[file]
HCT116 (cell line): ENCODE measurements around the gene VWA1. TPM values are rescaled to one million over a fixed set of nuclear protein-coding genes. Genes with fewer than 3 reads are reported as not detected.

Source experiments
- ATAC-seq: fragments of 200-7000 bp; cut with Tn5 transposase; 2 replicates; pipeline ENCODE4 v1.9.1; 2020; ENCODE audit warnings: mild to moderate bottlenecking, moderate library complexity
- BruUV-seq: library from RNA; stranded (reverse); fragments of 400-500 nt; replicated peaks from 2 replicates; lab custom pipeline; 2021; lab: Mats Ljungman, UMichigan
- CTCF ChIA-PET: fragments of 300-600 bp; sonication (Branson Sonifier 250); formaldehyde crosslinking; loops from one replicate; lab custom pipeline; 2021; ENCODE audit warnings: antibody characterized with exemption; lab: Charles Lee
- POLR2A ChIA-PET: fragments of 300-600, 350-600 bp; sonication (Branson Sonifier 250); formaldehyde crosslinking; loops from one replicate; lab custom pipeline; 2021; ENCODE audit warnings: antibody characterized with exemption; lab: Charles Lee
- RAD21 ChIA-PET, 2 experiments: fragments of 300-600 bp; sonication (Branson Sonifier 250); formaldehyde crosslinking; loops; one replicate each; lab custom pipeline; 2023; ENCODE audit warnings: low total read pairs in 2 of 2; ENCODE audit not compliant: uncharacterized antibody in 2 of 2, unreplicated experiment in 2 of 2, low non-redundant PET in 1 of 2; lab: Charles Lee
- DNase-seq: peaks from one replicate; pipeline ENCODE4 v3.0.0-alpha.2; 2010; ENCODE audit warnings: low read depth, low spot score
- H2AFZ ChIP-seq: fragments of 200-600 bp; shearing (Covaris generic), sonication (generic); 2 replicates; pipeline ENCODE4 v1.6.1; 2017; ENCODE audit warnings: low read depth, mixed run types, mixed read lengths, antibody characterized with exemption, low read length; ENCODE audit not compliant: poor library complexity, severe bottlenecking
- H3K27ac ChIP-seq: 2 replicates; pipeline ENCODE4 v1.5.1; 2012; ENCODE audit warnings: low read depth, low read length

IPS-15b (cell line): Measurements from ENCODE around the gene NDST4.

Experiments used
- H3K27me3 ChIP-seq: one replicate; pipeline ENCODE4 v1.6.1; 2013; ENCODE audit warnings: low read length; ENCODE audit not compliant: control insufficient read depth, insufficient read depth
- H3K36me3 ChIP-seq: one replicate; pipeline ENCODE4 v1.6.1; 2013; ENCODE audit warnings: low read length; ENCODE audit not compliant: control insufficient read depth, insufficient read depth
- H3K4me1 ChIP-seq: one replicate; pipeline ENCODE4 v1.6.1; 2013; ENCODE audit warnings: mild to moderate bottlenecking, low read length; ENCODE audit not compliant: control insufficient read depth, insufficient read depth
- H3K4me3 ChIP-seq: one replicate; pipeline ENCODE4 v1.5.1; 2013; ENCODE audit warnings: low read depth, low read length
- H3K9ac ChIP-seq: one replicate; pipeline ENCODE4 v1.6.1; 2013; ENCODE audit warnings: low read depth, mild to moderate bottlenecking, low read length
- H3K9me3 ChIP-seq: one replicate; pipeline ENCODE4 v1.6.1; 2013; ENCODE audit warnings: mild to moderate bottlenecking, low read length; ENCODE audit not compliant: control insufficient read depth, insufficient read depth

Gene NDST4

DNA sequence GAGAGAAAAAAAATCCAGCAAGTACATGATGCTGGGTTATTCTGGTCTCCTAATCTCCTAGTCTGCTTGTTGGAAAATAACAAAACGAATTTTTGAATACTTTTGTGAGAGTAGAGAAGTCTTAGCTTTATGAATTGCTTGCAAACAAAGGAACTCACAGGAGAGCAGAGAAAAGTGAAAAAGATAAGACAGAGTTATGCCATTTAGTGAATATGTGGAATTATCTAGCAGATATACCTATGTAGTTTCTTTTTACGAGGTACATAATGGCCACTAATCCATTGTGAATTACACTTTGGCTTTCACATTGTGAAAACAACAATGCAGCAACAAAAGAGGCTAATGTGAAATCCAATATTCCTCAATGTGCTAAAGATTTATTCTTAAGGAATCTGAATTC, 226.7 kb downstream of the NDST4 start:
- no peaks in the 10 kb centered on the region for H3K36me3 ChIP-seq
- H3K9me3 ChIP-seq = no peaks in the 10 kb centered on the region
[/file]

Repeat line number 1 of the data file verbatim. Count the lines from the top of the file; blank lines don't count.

HCT116 (cell line): ENCODE measurements around the gene VWA1. TPM values are rescaled to one million over a fixed set of nuclear protein-coding genes. Genes with fewer than 3 reads are reported as not detected.